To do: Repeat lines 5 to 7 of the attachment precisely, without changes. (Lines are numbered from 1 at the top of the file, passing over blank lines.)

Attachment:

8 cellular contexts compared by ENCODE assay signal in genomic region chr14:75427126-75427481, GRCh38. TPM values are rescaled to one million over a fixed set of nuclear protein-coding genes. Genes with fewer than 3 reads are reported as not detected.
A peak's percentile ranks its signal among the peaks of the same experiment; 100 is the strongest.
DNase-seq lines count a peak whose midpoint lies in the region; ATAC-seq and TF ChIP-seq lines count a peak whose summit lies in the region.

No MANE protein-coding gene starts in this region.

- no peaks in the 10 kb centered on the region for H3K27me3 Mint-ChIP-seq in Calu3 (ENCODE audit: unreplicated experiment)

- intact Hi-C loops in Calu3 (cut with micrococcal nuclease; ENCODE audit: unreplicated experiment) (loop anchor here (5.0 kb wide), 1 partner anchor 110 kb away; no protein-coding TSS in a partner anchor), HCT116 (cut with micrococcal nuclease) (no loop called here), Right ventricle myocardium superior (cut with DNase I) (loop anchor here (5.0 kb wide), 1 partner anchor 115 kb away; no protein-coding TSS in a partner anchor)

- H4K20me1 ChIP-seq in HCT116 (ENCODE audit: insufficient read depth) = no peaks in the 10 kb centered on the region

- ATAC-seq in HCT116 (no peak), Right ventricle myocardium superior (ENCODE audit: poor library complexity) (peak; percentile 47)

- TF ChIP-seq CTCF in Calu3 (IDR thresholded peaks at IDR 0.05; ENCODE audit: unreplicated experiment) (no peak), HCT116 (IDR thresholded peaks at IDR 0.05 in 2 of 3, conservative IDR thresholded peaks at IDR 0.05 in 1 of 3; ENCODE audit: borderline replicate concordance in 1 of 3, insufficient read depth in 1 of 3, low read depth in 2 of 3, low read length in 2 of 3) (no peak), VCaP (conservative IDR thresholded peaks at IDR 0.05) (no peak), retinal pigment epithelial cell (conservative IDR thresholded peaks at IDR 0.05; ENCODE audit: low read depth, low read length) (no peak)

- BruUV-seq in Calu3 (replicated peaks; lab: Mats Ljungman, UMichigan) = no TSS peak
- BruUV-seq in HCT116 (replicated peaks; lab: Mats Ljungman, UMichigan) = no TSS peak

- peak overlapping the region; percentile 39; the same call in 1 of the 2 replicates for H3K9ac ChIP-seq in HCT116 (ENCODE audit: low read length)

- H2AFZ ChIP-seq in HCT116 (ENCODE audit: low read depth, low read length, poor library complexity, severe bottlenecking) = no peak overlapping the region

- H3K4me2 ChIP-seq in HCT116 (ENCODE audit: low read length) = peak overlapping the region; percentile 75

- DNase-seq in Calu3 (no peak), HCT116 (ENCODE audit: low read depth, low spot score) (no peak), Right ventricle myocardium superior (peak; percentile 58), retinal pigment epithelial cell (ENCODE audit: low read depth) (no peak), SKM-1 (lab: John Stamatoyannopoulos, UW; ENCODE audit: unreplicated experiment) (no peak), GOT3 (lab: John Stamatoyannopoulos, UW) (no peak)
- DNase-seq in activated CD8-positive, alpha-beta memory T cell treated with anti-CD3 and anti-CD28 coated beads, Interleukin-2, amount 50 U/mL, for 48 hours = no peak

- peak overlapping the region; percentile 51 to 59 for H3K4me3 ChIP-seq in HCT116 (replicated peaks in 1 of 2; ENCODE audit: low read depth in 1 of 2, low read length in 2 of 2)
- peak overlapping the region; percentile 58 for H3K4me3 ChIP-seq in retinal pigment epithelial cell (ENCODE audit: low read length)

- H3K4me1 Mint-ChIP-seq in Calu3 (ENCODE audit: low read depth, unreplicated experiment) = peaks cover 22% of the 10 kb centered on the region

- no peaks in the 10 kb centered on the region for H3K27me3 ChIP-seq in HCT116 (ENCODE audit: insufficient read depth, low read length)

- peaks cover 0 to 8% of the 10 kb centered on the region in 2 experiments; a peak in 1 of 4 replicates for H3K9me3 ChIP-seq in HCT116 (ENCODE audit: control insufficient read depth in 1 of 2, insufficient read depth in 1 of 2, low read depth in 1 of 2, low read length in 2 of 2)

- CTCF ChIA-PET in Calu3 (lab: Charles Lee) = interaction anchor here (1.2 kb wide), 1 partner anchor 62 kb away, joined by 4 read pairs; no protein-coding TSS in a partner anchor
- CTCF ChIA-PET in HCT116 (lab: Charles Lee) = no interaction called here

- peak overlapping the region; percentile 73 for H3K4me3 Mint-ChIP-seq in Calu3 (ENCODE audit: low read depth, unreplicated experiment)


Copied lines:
- no peaks in the 10 kb centered on the region for H3K27me3 Mint-ChIP-seq in Calu3 (ENCODE audit: unreplicated experiment)

- intact Hi-C loops in Calu3 (cut with micrococcal nuclease; ENCODE audit: unreplicated experiment) (loop anchor here (5.0 kb wide), 1 partner anchor 110 kb away; no protein-coding TSS in a partner anchor), HCT116 (cut with micrococcal nuclease) (no loop called here), Right ventricle myocardium superior (cut with DNase I) (loop anchor here (5.0 kb wide), 1 partner anchor 115 kb away; no protein-coding TSS in a partner anchor)

- H4K20me1 ChIP-seq in HCT116 (ENCODE audit: insufficient read depth) = no peaks in the 10 kb centered on the region